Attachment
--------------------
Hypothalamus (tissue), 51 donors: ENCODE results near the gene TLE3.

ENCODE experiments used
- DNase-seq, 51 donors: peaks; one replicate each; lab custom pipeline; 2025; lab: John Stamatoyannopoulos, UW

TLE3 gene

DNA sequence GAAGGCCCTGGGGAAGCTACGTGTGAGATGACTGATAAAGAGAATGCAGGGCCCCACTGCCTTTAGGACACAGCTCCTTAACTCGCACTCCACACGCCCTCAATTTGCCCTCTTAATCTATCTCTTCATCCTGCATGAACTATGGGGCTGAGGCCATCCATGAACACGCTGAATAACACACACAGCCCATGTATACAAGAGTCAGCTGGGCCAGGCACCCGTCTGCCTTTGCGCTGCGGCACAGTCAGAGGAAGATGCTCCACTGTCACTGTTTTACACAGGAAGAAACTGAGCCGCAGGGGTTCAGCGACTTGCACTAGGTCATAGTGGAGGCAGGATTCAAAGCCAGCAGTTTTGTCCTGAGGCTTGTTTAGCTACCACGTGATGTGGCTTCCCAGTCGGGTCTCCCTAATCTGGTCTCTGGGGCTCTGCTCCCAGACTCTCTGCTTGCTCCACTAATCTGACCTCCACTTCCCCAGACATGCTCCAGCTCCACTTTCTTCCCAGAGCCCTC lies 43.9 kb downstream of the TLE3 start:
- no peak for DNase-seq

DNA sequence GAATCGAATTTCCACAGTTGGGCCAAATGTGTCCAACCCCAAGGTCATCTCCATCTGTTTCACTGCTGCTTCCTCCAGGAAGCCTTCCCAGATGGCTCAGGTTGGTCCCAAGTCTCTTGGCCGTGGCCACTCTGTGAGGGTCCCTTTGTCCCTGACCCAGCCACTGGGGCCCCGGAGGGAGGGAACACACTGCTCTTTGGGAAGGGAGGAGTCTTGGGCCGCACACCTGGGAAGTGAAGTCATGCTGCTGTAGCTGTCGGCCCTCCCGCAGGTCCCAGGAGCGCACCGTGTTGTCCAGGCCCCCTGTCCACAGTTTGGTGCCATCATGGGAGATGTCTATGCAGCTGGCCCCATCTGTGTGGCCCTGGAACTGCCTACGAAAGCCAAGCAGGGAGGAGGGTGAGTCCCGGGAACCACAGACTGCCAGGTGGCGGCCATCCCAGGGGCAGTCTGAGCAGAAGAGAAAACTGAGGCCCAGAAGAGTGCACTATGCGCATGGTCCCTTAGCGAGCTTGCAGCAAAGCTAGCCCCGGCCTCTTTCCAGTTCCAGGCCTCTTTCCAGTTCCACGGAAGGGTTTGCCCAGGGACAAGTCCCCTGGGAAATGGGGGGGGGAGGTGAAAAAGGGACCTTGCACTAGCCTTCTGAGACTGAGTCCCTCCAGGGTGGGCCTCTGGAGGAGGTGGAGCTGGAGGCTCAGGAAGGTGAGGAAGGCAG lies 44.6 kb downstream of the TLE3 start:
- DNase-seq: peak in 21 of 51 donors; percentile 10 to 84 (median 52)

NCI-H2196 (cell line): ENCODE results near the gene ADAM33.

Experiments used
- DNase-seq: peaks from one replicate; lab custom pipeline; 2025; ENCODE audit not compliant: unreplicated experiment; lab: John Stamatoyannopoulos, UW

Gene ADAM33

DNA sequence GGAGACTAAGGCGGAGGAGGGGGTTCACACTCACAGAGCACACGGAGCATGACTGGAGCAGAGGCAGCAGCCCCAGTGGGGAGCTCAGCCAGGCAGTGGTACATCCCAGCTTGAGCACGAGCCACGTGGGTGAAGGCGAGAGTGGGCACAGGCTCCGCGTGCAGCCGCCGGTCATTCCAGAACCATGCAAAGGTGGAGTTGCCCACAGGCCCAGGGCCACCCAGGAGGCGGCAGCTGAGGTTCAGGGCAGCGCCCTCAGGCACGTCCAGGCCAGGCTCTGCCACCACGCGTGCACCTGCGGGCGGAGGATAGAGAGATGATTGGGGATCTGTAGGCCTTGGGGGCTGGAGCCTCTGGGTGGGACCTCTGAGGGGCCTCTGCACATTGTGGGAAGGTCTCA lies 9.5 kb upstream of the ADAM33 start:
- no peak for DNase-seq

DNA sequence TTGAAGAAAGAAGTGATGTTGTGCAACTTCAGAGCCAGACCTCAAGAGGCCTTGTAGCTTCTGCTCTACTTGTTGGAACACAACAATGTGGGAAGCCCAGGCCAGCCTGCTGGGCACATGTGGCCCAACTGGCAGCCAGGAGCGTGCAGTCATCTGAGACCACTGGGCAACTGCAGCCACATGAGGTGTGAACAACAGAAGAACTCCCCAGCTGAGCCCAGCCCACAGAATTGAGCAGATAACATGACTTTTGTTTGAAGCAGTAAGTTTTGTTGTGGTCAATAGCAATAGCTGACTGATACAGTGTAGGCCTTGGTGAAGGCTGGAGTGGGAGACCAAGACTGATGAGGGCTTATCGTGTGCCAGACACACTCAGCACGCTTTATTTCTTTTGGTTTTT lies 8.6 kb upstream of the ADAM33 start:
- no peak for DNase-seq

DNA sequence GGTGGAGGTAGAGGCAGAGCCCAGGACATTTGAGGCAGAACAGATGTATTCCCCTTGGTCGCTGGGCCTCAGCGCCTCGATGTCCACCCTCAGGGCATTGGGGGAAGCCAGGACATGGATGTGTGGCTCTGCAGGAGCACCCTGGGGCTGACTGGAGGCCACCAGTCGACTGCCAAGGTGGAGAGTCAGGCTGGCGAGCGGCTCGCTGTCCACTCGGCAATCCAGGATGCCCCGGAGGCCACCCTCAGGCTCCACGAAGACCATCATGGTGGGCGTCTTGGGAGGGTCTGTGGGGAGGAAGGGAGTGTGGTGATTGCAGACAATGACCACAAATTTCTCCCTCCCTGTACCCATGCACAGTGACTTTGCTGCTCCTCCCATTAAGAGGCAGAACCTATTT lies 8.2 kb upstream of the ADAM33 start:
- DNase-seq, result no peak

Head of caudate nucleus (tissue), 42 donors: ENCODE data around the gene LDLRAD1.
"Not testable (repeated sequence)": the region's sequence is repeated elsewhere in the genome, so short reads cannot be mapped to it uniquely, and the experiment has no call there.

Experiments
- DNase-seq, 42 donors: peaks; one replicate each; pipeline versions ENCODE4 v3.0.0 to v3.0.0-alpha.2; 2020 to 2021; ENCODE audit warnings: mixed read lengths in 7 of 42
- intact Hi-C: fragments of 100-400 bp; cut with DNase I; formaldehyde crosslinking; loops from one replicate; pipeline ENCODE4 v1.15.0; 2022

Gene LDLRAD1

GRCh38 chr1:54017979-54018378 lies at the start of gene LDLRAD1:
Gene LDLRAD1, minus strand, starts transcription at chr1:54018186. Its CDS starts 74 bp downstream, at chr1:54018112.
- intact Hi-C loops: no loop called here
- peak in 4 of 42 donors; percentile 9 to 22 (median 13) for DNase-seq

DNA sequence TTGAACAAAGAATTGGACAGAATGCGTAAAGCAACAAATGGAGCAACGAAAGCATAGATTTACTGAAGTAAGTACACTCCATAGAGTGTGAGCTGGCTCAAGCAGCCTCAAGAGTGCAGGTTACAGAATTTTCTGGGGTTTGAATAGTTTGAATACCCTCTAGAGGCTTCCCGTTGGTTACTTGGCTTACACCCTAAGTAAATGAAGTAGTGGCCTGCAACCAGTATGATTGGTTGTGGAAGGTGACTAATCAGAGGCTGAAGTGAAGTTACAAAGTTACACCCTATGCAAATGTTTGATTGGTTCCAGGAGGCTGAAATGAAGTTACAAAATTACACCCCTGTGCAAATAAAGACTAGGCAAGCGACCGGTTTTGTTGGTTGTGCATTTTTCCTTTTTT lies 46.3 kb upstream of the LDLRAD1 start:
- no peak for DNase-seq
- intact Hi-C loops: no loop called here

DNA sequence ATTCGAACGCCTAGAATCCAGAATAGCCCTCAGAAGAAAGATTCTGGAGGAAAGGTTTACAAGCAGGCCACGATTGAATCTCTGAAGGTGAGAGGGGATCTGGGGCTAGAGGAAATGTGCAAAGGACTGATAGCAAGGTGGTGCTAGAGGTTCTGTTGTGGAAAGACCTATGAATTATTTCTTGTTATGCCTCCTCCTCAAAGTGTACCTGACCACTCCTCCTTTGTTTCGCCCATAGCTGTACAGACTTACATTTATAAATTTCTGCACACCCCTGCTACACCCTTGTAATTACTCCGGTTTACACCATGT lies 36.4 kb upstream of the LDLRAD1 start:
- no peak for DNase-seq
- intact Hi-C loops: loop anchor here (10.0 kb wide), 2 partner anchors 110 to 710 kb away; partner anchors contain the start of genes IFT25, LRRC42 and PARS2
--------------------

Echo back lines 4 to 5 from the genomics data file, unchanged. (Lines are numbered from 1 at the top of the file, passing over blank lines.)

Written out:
TLE3 gene

DNA sequence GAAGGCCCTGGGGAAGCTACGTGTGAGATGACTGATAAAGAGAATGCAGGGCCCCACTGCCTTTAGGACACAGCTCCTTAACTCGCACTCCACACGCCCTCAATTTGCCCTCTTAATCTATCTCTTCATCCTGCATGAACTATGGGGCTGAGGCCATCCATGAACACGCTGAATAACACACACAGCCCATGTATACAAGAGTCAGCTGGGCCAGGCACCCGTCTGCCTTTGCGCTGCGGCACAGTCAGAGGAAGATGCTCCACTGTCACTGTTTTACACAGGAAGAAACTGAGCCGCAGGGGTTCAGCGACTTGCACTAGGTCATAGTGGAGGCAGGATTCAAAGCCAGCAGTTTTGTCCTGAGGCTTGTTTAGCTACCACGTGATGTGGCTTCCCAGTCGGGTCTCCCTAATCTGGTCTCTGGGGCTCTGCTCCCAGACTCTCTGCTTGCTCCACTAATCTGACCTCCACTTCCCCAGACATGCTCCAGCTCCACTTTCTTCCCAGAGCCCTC lies 43.9 kb downstream of the TLE3 start: